A Time to Dance

In 1920’s Ireland, my grandmother Mary Susan Logan came home from dances through dewy grass as the sun was rising. All night dances, hard for us to imagine.

It was in her day that dances moved from peoples homes to the dance halls. The move for the young was exciting and she went to the hall below Martin’s of Corlough.

All dances were ceilli’s, Irish music. She loved dancing more than anything which I’m sure is where we all get it from and she danced for the whole of that decade.

In those days girls wore their hair down until they were thirty when it was put up in a bun and that was it, they never wore it down again.

Clothes were scarce and you had to borrow or make them yourself. My mother, Nora Gilheaney (Fox of Corraleehan) isn’t sure when nanny stopped going, but she remembers girls would come to visit her and how one would lilt while the others and nanny would dance in the kitchen.

She remembers too the wide skirts and blouses of the older girls on dance nights, and watching in awe as they came rustling through the fields like butterflies, for a short cut.

The boys might cycle or would go the road. The girls would carry their dancing shoes and wear their old ones for the meadows. The old shoes then were left at the end of the road for the return journey, like the fairy tale, the twelve dancing princesses.

The musicians too would come through the fields from this parish to that, and would play a few tunes on the way at my grandfathers house. In the wee small hours the return parade, the girls, the boys following after, the musicians and the corncrake, the skygoat and the laughter.

She remembers her sister’s first dance and that she wore a blue circular skirt with a stiff slip and a brown fitted cardigan. Clothes were precious still and handled with real care, the slips would stand alone, surreal and ghostly sentries round the fire. This was to make them starchy, stiffer. Nanny would make the skirts for her girls, run one up from a dusk to a dawn.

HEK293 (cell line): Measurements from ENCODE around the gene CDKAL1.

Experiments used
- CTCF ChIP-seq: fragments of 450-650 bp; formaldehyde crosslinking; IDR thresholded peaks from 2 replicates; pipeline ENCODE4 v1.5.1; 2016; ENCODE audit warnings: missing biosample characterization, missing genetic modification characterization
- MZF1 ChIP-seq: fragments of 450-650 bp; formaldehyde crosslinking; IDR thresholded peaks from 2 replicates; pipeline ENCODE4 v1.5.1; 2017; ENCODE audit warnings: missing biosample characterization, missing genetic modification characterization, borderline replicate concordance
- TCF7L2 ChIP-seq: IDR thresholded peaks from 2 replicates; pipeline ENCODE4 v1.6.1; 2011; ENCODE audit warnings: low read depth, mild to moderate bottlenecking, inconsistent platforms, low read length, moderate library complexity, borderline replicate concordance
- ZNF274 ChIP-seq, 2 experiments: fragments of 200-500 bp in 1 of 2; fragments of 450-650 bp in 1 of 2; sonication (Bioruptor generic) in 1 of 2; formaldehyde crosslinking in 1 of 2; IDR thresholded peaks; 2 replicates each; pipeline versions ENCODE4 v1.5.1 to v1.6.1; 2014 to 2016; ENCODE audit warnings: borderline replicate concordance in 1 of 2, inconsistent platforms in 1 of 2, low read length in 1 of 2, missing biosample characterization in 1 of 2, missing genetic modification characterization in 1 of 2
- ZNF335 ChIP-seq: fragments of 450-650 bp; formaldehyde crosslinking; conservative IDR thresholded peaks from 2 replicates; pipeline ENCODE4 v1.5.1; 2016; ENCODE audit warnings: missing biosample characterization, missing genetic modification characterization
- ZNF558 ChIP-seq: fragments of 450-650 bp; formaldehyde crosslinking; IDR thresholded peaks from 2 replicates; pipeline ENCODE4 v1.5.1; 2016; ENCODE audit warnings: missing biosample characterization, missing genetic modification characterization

Hair was curled with a flat tin curler first and later when they came out, rollers. Makeup was white powder and red lipstick.

When mum, her sisters and friends started going to dances they were still ceili’s but it was in her time the Showbands, influenced by popular music started, and new dancehalls were popping up like mushrooms across the countryside.

With her friends she cycled to dances at ‘The Wonderland’ in Bawnboy, ‘The Star Ballroom’ in Ballyconnell, ‘The Erin Palace’ in Belturbet, ‘The Mayflower’ in Drumshanbo, ‘The Cloud’ in Roosky and to ‘Fenagh Villa’ which had a bandstand that moved up and down the dance floor!

They cycled long distances, as much as 16 miles a night in their big skirts and curls, with their white faces and red lips. I asked her was this not hard, she replied, ‘No Jane, think of the craic!’

There were no cars on the roads and at every corner and laneway a few more would join in, a great convoy of people and bicycles.  Most started going from the age of thirteen and by the time mum and her friends were a few years older a few people were driving. She remembers one lad tying a rope around the car to keep it and everyone together.

Even though there were a lot of dance halls and they were all big, they were always packed to the rafters and the music was all live. The showbands were really terrific and it was exciting when some of the bigger ones would come. Dances were held on Sunday nights and there was no drink, only tea, minerals and sandwiches. Monday work held no importance compared to Sunday mass and in lent there were no dances at all.

Each dance had three parts or tunes and if a guy had seen the girl of his dreams he knew he had to be quick if he was to get her for the dance. After all several other guys might be thinking the same, and usually were. It was terrible for a girl not to be asked to dance. If she was new to dances, neighbours and friends of the family would ask her to be kind.